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Open Source-onomics: Examining some pseudo-economic arguments about Open Source

The following are some of the false statements put forth and my arguments refuting them.

"The poor performance of Linux stocks proves that Linux is a failure"

What's the relationship between the performance of Linux stocks and Linux's own prospects of success? When stocks of companies like Red Hat and VA Linux Systems skyrocketed in the wake of their IPOs, it was taken as an indication that Linux had arrived. Linux advocates said nothing to counter the impression. In fact, many enthusiastically used the stock market to show their peers that Linux was to be taken seriously. Now that the same stocks are trading far below those prices, does it indicate that the Linux shine has worn off? Look at the number of Linux companies in the doldrums that have laid off employees or closed down operations. Looks like Linux too is another one of those great ideas that failed to deliver on its promises. Think its time to go back to software and companies that are more firmly grounded in economic realities, right?

Well, first of all, Linux is quite independent of Linux companies in a way that the market has never seen before. The fortunes of operating system and company are usually heavily intertwined--Windows means Microsoft, Netware means Novell, OS/390 means IBM and so on. But that's simply not the case with Linux. If Novell closes down, that pretty much means the end of Netware, unless another company sees fit to buy the product and keep it alive (On the other hand, Microsoft may simply choose to buy Netware and kill it!). Such things can't happen to Linux. As an Open Source operating system, Linux is Teflon-coated against the commercial failures of the companies that try to build business models around it. Commercial entities are Johnny-come-lately to Linux anyway. Linux managed without them for years, and will continue to exist even when they all disappear. In fact, companies that claim to support Linux are wrong -- Linux supports them!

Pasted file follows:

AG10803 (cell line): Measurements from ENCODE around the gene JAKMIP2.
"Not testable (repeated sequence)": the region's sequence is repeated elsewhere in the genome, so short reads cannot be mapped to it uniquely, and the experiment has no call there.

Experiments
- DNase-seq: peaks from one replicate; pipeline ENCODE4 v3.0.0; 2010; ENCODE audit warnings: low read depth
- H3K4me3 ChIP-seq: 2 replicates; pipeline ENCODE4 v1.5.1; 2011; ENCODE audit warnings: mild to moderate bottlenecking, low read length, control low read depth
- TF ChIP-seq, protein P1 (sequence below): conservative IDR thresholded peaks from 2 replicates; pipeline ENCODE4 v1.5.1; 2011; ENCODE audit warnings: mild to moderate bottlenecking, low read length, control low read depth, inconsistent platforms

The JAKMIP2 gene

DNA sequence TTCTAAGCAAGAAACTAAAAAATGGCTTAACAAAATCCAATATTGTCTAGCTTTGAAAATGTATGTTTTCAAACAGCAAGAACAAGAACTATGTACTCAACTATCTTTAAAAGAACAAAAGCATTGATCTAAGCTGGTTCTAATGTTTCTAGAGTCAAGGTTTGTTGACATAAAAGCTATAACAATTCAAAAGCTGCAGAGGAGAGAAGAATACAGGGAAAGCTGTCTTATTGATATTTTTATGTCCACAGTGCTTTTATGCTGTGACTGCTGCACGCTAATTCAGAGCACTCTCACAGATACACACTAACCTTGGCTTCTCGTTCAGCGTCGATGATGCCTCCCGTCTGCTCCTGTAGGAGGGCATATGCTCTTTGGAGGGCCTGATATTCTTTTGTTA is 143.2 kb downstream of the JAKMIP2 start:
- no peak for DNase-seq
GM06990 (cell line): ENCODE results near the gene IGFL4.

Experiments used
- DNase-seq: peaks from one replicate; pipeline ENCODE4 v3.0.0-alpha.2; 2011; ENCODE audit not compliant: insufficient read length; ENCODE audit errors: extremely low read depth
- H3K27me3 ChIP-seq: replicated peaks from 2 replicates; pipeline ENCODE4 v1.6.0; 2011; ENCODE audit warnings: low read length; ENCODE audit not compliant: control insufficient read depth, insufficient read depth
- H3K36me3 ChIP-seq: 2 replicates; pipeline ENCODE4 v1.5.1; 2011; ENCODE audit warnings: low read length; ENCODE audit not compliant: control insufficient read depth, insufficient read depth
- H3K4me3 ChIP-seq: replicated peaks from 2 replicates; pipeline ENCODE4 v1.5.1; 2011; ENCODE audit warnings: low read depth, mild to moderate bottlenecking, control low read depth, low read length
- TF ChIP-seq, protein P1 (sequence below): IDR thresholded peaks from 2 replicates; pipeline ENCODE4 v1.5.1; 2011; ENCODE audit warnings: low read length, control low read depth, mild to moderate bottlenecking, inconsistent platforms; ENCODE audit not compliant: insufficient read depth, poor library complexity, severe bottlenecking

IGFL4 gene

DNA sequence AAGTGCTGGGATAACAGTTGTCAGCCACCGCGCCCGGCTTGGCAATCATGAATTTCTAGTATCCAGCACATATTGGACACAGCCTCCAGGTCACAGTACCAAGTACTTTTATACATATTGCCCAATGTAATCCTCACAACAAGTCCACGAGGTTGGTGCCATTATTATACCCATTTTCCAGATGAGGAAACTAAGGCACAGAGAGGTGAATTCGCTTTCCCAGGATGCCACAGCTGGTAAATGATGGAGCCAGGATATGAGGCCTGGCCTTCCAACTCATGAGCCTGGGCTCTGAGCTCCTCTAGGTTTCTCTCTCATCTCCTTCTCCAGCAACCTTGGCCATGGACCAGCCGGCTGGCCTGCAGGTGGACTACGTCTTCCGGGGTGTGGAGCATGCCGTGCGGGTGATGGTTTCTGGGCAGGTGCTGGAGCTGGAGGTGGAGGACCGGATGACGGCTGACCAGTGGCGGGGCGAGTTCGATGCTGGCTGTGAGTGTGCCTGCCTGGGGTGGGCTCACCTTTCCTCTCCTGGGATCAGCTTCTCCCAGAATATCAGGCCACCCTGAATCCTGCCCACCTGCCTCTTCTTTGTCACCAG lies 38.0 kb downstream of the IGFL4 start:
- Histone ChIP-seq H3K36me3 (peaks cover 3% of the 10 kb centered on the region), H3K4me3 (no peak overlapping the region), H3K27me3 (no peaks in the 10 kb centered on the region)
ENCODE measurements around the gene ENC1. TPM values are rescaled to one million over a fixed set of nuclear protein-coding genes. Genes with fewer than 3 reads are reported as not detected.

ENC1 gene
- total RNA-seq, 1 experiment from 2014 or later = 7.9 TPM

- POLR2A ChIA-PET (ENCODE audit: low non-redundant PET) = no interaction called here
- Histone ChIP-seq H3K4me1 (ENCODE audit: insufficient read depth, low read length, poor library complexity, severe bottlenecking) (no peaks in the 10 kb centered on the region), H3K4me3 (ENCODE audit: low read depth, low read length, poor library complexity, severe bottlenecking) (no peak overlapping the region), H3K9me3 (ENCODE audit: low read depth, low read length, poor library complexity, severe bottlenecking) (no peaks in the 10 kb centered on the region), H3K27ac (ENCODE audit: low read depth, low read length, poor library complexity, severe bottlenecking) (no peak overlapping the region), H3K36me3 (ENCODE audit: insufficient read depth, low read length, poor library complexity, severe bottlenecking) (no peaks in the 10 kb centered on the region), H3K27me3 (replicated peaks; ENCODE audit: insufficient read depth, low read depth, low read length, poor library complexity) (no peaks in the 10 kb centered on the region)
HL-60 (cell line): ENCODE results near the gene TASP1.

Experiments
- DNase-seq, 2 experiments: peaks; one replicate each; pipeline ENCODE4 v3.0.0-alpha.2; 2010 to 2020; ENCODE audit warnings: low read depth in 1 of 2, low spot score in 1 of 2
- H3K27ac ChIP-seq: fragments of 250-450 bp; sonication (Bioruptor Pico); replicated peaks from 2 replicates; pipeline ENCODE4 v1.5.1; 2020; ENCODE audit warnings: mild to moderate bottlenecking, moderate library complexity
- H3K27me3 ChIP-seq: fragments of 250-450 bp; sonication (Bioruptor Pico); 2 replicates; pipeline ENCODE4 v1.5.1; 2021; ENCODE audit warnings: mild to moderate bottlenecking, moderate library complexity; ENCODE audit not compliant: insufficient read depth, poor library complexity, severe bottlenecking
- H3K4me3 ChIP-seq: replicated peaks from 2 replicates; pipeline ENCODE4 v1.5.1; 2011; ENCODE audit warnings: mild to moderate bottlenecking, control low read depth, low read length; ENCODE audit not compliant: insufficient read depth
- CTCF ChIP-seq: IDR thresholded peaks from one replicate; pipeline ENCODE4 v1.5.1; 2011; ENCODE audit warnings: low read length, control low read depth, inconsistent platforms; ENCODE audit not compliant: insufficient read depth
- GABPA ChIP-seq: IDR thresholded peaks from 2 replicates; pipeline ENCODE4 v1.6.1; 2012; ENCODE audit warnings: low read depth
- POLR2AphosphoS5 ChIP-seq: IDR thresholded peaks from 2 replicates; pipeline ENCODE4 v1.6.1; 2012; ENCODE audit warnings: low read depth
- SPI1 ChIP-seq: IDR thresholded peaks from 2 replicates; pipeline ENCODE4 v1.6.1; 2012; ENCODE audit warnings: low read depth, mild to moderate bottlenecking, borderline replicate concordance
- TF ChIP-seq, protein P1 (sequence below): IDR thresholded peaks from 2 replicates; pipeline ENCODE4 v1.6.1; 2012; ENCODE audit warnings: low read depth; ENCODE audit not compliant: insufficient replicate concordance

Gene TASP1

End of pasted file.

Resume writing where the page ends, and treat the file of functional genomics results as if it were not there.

"Open Source is not economically viable"

OK, so Linux as a technical product may continue to exist, but if companies cannot make money from it (as is seemingly evidenced by the woes of the Linux companies today), then it's another great technical success that is a commercial failure. History is littered with such examples. Now here's an argument even Open Source sympathisers have trouble with--the assumption that money must be made for Open Source to succeed. However, the argument is incomplete because it chooses to concentrate on the supply side alone, without regard to the demand.